Other cycle routes work similarly. On a small scale, short sections of cycle path can provide a short cut between streets that cars cannot take, while on a larger scale entire streets are sometimes converted to cycle paths to provide more room for cyclists and discourage the use of motorized vehicles.
Free-running cycle paths also exist for recreational purposes, in parks and in the countryside. These are usually bidirectional.
On busy and important routes, cycling facilities in the countryside are similar to those in the cities. Cycle paths are made where possible, and cycle lanes otherwise. If the available space is too limited even for a cycle lane, for example when a road passes through a village, speed-reducing measures are usually taken to ensure that the difference in speed between cyclists and motorists is tolerable.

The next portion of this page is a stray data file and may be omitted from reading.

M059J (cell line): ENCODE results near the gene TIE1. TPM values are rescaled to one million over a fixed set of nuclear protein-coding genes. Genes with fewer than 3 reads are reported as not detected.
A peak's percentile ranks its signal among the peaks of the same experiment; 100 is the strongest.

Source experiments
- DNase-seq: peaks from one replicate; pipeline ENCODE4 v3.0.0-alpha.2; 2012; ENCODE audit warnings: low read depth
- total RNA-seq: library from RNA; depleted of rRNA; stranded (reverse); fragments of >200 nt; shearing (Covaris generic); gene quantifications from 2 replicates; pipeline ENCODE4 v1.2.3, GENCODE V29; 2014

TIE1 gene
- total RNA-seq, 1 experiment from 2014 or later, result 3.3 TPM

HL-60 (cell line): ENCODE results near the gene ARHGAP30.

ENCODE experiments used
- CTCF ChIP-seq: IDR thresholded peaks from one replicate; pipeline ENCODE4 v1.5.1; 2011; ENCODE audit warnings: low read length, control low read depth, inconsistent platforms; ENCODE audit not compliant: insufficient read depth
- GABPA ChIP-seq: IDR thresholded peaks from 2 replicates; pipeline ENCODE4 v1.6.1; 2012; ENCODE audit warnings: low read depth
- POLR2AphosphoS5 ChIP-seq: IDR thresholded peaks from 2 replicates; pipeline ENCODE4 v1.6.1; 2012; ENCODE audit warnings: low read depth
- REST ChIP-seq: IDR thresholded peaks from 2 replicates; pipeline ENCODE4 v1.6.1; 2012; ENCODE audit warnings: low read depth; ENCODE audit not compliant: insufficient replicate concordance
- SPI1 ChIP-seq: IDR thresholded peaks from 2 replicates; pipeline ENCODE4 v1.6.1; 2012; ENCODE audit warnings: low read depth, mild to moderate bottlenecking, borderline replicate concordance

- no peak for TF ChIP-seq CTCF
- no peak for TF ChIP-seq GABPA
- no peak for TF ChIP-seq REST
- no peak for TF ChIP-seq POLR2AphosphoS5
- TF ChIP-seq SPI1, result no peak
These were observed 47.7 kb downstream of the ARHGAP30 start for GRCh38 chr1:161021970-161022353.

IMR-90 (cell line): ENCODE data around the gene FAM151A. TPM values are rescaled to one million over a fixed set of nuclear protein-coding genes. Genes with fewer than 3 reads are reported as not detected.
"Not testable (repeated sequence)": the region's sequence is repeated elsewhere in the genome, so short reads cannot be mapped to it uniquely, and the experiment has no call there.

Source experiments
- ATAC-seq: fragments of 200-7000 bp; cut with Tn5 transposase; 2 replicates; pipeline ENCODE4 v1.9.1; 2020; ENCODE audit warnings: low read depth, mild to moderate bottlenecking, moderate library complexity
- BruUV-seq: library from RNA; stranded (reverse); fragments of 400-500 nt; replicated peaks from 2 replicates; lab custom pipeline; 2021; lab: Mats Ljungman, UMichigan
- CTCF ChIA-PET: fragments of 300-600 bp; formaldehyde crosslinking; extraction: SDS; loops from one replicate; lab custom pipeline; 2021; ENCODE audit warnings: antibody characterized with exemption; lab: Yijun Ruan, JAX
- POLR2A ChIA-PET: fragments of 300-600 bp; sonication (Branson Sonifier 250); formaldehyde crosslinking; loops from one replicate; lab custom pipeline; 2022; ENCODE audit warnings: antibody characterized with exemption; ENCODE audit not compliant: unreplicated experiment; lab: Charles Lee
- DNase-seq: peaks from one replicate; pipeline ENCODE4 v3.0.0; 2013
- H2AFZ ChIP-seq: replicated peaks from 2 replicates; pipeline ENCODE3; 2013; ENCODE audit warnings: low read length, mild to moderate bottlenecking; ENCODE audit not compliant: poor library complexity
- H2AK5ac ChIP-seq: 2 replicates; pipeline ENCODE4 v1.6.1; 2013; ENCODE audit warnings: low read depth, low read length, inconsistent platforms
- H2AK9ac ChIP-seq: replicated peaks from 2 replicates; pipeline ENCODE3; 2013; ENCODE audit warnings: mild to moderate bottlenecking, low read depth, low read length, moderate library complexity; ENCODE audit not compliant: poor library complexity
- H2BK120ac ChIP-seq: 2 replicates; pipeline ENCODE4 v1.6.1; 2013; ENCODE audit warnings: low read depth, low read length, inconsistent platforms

Highways and "provincial roads" (main roads for which a province is responsible), are usually fitted with separate cycle paths. Motorways, on the other hand, rarely have cycling facilities associated with them. If a cycle path is bundled with a motorway it usually lies at a relatively large distance from the road, outside the traffic barriers and noise barriers.
Apart from these utility paths and lanes, many recreational paths are available in the countryside. Their pavement varies from gravel through asphalt. Crushed seashells are a popular variant.
Snelfietsroutes (Fast Bike Routes)